Because of the relationship of the performance of a centrifugal pump to its rotational speed (see ESP centrifugal pump), the variable speed controller (VSC) allows for wider flexibility of the downhole ESP system. The effect on pump operation is shown in Fig. 4. This is the same pump that is represented in the 60-Hz fixed-speed performance curve of Fig. 5. This allows the designer to select the flow rate and speed of the system on the initial design. For this pump stage, it can be operated between 1,800 B/D at 30 Hz (minimum recommended operating point) and 10,200 B/D at 90 Hz (maximum recommended operating point).
Benefits of VSC use
Broadened application range. On fixed-speed operation, a pump stage has a recommended minimum and maximum flow rate. Beyond these points, the pump can operate in a detrimental run-life or reliability area. By operating at reduced frequency, the minimum recommended operating point is reduced, and, at higher frequencies, the maximum operating point is increased. This allows the application of ESPs in low-productivity-index (PI) wells and higher flow rates to be obtained from small bore casings. It also allows a limited inventory of pumps to be applied over a broader flow range.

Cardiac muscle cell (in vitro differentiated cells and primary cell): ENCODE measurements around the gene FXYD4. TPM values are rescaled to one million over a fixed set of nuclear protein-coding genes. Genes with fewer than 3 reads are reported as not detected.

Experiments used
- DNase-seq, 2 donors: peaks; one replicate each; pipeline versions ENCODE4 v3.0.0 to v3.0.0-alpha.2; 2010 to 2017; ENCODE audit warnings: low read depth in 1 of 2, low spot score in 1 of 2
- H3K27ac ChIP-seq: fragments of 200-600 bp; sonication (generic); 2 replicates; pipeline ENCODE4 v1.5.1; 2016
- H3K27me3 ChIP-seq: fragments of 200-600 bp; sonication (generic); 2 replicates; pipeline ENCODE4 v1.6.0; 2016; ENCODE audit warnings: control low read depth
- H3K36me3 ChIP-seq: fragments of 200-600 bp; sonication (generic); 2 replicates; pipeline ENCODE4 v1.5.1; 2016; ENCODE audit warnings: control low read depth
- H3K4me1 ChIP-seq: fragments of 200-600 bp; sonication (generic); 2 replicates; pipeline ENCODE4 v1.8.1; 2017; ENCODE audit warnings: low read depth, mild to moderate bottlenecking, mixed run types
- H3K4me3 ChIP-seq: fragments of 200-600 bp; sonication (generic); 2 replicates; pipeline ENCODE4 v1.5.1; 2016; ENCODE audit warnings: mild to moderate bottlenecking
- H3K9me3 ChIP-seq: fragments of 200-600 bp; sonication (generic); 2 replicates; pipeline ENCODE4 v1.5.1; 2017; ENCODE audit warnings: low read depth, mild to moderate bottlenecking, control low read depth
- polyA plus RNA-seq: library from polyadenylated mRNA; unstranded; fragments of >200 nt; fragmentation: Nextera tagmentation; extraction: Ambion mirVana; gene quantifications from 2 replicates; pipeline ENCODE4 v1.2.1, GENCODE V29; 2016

ESP efficiency optimization. Either when an ESP system is initially designed or after it is deployed, adjusting the frequency of the unit can maximize the total system efficiency. In light of wellbore PI uncertainties, this allows the operator some flexibility between the requirements of the initial design and the actual operating conditions of the equipment in the wellbore.
Maximize well production. If the well PI is greater than that for the original design, either through data error or changing wellbore parameters, the ESP operating point can be increased with a VSC. The HP rating of the motor limits the frequency increase. Remember, the horsepower (HP) load from the pump increases with the cube of the frequency ratio, and the HP capability of the motor increases directly to the speed ratio. Therefore, the designer must consider using an oversized motor if there is a potential need of higher flow rates.